In the two other competitive races in the city, incumbent License Collector Mavis Thompson narrowly defeated Alderman Jeffrey Boyd, D-22nd Ward. And former Recorder of Deeds Sharon Carpenter easily bested two other Democratic challengers.

Boyd was one of several city officials jockeying to be license collector after Michael McMillian resigned to become the head of the Urban League. Gov. Jay Nixon instead chose Thompson, an attorney with a nursing degree who previously served as the city’s circuit clerk.

Like other battles for citywide offices, the Boyd-Thompson battle became more about endorsements and political support than the actual job. Boyd secured the endorsements from St. Louis Mayor Francis Slay and a number of sitting aldermen, while Thompson had support from Nixon, city Treasurer Tishaura Jones and St. Louis Board of Aldermen President Lewis Reed.

Carpenter beat Ed McFowland and Jimmie Matthews to secure the Democratic primary for recorder of deeds. She secured 62 percent of the vote, compared to around 18 percent to McFowland and Matthews. 

State Auditor Nicole Galloway delivered a scathing audit to St. Louis Recorder of Deeds Sharon Carpenter.
Credit Jason Rosenbaum/St. Louis Public Radio
Sharon Carpenter easily won the Democratic nomination for recorder of deeds weeks after she resigned for nepotism charges.

Carpenter spent roughly 34 years as recorder until earlier this summer, when she resigned after she hired her great-nephew to do office work for several summers. That violated the state’s prohibition on hiring family members, which requires the officeholder to step down.

Carpenter now faces off against current Recorder of Deeds Jennifer Florida, who is running an independent in the general election. St. Louis Mayor Francis Slay – a longtime friend and confidant of Carpenter – appointed Florida to take over as recorder of deeds.

Erby, Page, Harder prevail; Nieves fails at recorder of deeds bid

Tuesday's races also proved decisive for three contested St. Louis County Council seats:

  • In the 2nd District, former Rep. Sam Page, D-Creve Coeur, easily defeated Bridgeton Councilman Bob Saettele by a 57-43 margin. It marks a comeback for Page, who fell short in bids for lieutenant governor and state Senate. Page will fill out the term for former Councilwoman Kathleen Kelly Burkett, who died of cancer earlier this year.
  • Councilwoman Hazel Erby, D-University City, fended off attorney Wesley Bell and perennial candidate Alexander Jones. Erby served as one of St. Louis County Executive Charlie Dooley's most trusted allies on the council. She recently sponsored minority participation legislation that became the source of heated debate on the council.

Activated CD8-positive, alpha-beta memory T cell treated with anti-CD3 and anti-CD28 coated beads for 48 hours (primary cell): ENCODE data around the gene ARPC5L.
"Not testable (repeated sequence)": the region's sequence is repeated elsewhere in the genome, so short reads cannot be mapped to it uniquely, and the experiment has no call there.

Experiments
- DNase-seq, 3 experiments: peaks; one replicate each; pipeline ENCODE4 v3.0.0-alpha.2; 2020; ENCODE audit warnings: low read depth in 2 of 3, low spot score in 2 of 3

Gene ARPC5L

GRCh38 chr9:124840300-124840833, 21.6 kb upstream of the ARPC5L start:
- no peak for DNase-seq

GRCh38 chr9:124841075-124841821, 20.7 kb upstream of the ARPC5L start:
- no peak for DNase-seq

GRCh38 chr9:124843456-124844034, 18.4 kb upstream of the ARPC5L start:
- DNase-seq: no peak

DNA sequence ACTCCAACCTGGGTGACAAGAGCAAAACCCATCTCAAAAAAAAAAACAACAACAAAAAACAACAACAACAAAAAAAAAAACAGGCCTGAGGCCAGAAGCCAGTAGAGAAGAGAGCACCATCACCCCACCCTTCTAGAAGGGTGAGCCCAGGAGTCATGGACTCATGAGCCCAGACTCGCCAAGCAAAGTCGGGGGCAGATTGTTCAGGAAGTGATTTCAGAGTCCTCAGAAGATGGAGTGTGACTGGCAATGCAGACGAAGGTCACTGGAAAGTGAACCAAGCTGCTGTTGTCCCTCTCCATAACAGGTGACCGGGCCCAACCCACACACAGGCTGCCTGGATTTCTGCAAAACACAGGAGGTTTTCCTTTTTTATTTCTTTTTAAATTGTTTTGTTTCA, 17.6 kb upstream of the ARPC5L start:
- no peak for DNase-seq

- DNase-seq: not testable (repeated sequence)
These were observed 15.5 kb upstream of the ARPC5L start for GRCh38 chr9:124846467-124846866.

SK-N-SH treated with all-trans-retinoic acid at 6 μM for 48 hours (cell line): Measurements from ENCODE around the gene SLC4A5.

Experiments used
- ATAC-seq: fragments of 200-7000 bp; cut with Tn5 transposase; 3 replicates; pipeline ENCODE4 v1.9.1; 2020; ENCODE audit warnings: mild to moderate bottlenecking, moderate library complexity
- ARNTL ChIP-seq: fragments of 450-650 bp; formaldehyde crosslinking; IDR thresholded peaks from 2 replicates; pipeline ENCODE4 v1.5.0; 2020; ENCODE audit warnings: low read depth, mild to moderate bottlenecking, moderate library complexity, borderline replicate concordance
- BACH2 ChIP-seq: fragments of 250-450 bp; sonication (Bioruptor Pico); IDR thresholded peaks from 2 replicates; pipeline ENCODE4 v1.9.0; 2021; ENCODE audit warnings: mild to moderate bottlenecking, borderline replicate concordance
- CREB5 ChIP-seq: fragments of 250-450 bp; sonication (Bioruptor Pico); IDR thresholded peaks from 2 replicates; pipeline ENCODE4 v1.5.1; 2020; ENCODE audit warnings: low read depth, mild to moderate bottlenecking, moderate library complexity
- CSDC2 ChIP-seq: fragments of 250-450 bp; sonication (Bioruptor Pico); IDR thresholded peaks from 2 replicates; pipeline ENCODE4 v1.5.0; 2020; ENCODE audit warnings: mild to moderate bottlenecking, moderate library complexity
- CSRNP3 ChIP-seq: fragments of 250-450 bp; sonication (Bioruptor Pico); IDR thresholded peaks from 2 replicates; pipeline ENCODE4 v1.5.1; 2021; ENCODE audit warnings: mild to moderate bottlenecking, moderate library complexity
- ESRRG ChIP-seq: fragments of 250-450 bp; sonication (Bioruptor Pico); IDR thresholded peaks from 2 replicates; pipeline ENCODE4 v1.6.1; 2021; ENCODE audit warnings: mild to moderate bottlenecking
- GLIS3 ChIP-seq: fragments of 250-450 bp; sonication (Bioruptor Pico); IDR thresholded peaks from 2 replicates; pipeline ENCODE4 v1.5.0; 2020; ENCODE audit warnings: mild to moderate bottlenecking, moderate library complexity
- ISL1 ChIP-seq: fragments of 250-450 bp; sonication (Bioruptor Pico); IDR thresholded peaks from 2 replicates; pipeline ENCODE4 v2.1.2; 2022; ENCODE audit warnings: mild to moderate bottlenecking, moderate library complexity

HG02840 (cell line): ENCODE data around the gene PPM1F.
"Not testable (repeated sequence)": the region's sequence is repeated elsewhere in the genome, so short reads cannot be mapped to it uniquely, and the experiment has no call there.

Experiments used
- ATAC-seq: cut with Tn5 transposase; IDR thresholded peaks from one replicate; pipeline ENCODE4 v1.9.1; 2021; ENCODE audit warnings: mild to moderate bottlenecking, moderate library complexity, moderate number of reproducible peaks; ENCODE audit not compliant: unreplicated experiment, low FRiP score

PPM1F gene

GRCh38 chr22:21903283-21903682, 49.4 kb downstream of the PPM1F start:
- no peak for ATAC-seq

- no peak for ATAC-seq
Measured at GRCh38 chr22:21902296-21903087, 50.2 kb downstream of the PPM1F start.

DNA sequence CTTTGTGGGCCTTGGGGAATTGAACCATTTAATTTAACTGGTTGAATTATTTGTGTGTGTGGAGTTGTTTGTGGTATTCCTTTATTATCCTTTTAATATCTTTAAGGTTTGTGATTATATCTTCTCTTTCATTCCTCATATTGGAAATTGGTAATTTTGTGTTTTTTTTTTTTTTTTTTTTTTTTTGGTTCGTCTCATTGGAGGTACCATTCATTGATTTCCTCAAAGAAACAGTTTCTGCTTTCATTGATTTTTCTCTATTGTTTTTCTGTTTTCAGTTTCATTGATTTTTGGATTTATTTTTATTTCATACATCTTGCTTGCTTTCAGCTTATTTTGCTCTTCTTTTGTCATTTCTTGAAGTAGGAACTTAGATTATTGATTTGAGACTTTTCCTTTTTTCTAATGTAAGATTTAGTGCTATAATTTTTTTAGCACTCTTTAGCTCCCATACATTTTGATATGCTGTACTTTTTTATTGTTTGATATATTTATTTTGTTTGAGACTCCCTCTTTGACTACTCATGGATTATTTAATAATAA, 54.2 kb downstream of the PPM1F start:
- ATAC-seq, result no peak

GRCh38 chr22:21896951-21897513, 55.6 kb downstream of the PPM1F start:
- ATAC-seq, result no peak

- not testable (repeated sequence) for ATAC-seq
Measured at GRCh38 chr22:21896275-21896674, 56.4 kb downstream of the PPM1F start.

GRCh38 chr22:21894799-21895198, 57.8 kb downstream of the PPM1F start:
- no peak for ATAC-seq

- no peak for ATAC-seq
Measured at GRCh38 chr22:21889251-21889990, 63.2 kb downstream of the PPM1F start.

• Ballwin Councilman Mark Harder defeated Ellisville Mayor Adam Paul and former Ballwin Mayor Walter Young. Harder will likely replace departing Councilman Greg Quinn, R-Chesterfield, in the heavily Republican district.

The primary also brought an end to several contested races for state House seats: 

  • Alan Green emerged victorious in a four-way Democratic primary for the 67th District House seat. The seat, which encompasses portions of north St. Louis County, became open after former Rep. Steve Webb resigned amid charges he spent campaign contributions for personal use. Green also won a special election on Tuesday to serve out the rest of Webb’s term, which means he will get to vote in September’s veto session.
  • Former University City Mayor Joe Adams bounced back after a 2010 loss for state Senate to win the 86th District House seat. He beat three other Democratic candidates to capture the heavily Democratic seat.
  • In the heavily St. Louis County-based 98th District, Shamed Dogan beat Rea Scharnhorst and Carol Villette. Rea Scharnhorst was seeking to succeed her husband, Rep. Dwight Scharnhorst, in the Missouri House. The win also marks a comeback of sorts for Dogan, who fell short of winning a House seat in 2008.

Meanwhile, state Sen. Brian Nieves, R-Washington, foundered in his bid to become Franklin County’s recorder of deeds. 

Credit Jason Rosenbaum, St. Louis Public Radio
Sen. Brian Nieves, R-Washington, lost his bid for Franklin County recorder of deeds.

Nieves decided not to run for another term in the Missouri Senate, opting instead to vie for the largely administrative county office. But Nieves lost 45-31 to Jennifer Metcalf, which provides the Washington Republican with his first political loss.

Rep. Dave Schatz, R-Sullivan, effectively cleared the field for Nieves’ old seat. He’s not facing anybody in the Republican primary, which is tantamount to election in the heavily GOP district.

Jason is the politics correspondent for St. Louis Public Radio.